Gemsbok Cucumber Fruit: Gemsbok African Melon Info And Growing

gemsbok cucumber
Image by Bernard DUPONT

By Amy Grant

When you think of the family Cucurbitaceae, fruit such as squash, pumpkin and, of course, cucumber comes to mind. All of these are perennial staples of the dinner table for most Americans, but with 975 species that fall under Cucurbitaceae’s umbrella, there are bound to be many most of us have never even heard of. Desert gemsbok cucumber fruit is likely one that is unfamiliar. So what are gemsbok cucumbers and what other gemsbock African melon info can we dig up?

What are Gemsbok Cucumbers?

Gemsbok cucumber fruit (Acanthosicyos naudinianus) is borne off an herbaceous perennial with long annual stems. It has a large tuberous rootstock. Like squash and cucumbers, the stems of desert gemsbok cucumbers jumble out from the plant, grasping at surrounding vegetation with tendrils for support.


The plant produces both male and female flowers and a resulting fruit that looks artificial, like a plastic, pastel yellow toy that my dog might slobber over, soon follows. It is sort of barrel shaped with fleshy spines and elliptical seeds inside. Interesting, hmm? So just where does gemsbok cucumber grow?

This plant is native to Africa, specifically South Africa, Namibia, Zambia, Mozambique, Zimbabwe and Botswana. It is an important food source to the indigenous people of these arid regions not only for its edible flesh, but also as an important hydration source.

Additional Gemsbok African Melon Info

Fruit of the gemsbok can be eaten fresh once peeled or cooked. Unripe fruit causes burning of the mouth due to cucurbitacins the fruit contains. The pips and skin can be roasted and then pounded to make an edible meal. Made up of 35% protein, roasted seeds are a valuable protein source.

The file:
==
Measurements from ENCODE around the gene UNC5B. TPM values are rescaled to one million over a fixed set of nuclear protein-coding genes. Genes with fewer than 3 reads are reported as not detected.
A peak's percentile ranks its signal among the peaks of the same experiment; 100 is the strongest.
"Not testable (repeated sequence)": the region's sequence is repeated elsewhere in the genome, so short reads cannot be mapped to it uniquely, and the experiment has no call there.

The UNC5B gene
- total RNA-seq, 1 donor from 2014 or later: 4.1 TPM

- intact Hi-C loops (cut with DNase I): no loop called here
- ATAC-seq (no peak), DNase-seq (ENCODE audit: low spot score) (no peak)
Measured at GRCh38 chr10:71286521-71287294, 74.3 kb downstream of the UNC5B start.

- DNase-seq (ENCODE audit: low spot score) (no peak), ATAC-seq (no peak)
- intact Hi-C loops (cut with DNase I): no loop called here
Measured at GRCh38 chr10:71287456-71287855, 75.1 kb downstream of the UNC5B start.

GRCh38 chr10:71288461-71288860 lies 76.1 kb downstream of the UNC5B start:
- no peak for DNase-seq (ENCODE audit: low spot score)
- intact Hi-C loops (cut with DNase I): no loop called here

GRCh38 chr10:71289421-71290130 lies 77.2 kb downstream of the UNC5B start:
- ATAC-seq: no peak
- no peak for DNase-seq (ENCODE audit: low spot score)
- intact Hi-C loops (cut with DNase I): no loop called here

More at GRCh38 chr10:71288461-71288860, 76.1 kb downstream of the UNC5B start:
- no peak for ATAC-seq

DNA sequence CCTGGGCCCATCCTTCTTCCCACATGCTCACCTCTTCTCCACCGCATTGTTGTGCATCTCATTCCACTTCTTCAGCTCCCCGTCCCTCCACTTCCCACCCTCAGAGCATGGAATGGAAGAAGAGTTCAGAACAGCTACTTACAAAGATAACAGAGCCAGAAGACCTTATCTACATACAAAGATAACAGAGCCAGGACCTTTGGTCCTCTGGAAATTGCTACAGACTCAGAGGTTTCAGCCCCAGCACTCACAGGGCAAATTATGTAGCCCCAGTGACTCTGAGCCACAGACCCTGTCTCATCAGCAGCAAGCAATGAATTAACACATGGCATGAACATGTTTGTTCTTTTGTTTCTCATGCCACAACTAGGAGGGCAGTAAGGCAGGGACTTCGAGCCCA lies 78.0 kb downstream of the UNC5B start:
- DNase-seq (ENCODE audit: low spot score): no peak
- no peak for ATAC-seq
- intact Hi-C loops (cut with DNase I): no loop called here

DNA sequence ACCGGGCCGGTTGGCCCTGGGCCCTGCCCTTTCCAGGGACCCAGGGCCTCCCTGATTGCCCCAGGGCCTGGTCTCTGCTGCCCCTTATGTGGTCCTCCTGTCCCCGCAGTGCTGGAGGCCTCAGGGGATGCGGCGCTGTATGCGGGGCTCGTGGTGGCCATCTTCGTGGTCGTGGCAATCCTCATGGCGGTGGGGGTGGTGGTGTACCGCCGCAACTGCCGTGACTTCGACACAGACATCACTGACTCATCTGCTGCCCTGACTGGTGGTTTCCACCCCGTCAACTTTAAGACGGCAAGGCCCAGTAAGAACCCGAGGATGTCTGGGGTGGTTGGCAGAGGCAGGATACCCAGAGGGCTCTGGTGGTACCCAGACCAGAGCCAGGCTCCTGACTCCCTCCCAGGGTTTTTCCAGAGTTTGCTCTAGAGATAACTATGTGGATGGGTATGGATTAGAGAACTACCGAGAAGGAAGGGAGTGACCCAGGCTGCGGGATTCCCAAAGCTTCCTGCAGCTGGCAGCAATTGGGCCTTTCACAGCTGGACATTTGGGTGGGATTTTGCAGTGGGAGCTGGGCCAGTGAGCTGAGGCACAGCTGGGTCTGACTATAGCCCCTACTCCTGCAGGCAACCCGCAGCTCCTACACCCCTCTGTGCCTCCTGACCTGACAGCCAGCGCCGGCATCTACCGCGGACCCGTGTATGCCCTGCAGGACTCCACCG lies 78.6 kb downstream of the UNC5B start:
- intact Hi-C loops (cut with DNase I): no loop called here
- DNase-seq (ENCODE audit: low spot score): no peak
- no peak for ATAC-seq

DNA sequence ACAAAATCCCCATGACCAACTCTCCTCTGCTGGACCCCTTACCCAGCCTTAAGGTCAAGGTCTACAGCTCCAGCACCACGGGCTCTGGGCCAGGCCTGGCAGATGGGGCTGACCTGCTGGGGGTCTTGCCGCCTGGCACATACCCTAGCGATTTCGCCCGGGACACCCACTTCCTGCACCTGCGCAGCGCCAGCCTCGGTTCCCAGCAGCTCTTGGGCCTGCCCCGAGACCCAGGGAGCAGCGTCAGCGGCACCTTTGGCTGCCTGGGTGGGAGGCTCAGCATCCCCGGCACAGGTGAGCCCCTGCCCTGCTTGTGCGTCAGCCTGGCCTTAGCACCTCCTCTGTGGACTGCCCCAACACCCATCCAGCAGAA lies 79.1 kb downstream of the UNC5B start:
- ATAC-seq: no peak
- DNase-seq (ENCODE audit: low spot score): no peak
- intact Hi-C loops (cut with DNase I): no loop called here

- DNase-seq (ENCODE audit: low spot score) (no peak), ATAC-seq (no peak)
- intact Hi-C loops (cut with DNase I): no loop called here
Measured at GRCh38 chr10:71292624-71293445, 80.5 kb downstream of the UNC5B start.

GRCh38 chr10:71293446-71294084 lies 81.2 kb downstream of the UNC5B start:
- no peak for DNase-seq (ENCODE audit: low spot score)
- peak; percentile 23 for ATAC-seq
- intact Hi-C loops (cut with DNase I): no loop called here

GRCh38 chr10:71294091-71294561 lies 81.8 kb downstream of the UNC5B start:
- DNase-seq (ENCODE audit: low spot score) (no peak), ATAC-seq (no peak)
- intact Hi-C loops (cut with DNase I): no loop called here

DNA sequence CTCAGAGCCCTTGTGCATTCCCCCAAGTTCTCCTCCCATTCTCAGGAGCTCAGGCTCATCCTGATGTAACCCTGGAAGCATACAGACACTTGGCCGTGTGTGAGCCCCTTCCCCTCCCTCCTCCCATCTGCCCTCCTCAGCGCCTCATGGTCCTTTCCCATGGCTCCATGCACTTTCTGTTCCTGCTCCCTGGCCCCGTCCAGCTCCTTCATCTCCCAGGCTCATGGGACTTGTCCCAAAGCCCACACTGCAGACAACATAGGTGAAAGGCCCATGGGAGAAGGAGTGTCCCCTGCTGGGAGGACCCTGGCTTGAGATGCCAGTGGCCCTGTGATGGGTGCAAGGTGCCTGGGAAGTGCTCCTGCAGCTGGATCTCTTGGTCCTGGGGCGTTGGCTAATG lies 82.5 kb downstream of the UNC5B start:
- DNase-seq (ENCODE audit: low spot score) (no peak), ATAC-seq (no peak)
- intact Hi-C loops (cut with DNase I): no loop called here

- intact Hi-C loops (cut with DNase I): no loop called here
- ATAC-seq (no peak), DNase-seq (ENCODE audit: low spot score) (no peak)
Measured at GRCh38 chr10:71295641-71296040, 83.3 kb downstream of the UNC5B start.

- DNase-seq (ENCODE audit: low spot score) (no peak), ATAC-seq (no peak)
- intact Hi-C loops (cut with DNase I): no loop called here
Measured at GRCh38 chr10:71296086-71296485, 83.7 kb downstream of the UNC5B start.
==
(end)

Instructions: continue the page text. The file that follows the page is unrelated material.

The green jelly-like flesh apparently has a distinctive flavor and aroma; the description makes it seem less than palatable to me, as it is apparently quite bitter. Elephants, however, enjoy the fruit and play an important role in the dispersal of the seeds.

It can be found growing in woodlands, grasslands and sandy soils where it thrives unlike many plants. Gemsbok grows rapidly, is high yielding and is perfectly suited for arid landscapes. It is also easily propagated and the fruit stores for long periods of time.

The tuberous roots are used in the preparation of arrow poison among the Bushmen of Angola, Namibia and Botswana. On a lighter note, the extremely long and strong stems of gemsbok are used by indigenous children of the region as skipping ropes.

How to Grow Desert Gemsbok Cucumber

Sow seeds in a mineral based cat litter of germ free perlite in a container. Tiny seeds can be scattered atop the medium while larger seeds should be lightly covered.

Place the pot in a large zip-lock bag and fill it part way with water that has a few drops of fertilizer in it. The substrate should absorb most of the water and fertilizer.

Seal the bag and place it in a partially shaded area in temps of between 73-83 degrees F. (22-28 C.). The sealed bag should act as a mini greenhouse and keep the seeds moist until they sprout.

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